I wanted to make something both playful and useful to go into a public space which not only allowed touching, but actively invited a tactile response. I wanted a more immersive experience of bronze, not just touch, but to further embrace the work. I thought it a good way to encourage children and adults to break barriers between art and public and engender positive responses and healthy relationships. So when I thought of the chair, I felt it would fit the bill pretty well.
This was such a challenging artwork to make for all involved. I had no idea if it would work, if the bronze would be suitable to sit in. So I enlisted the help of a structural engineer to design an internal steel structure to support the weight of multiple people at a time on any point of the sculpture. I also had to simplify and soften the form to allow for safety, with small children climbing all over it. If I made another one, I’d put a lot more detail into it.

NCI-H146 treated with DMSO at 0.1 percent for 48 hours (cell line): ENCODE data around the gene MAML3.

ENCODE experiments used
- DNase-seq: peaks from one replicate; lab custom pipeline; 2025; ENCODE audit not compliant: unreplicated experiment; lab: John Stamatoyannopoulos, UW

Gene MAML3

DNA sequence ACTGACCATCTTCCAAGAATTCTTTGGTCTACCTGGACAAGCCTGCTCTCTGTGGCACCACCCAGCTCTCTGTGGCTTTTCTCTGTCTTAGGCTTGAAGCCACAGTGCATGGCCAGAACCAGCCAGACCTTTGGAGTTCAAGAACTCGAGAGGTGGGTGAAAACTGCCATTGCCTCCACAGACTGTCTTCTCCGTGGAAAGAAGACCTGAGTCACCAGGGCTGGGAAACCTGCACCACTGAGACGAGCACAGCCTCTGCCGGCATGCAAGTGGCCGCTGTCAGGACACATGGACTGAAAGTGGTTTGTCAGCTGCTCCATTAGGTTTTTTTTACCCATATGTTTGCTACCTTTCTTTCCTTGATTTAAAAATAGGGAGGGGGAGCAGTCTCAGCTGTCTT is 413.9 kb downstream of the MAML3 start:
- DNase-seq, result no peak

I love visiting the Gardens and seeing families picnic beside the chair, kids eating their lunch or sitting contemplatively in it, or couples and friends climbing on it. This is exactly what I had in mind, an acceptance of art within a public domain.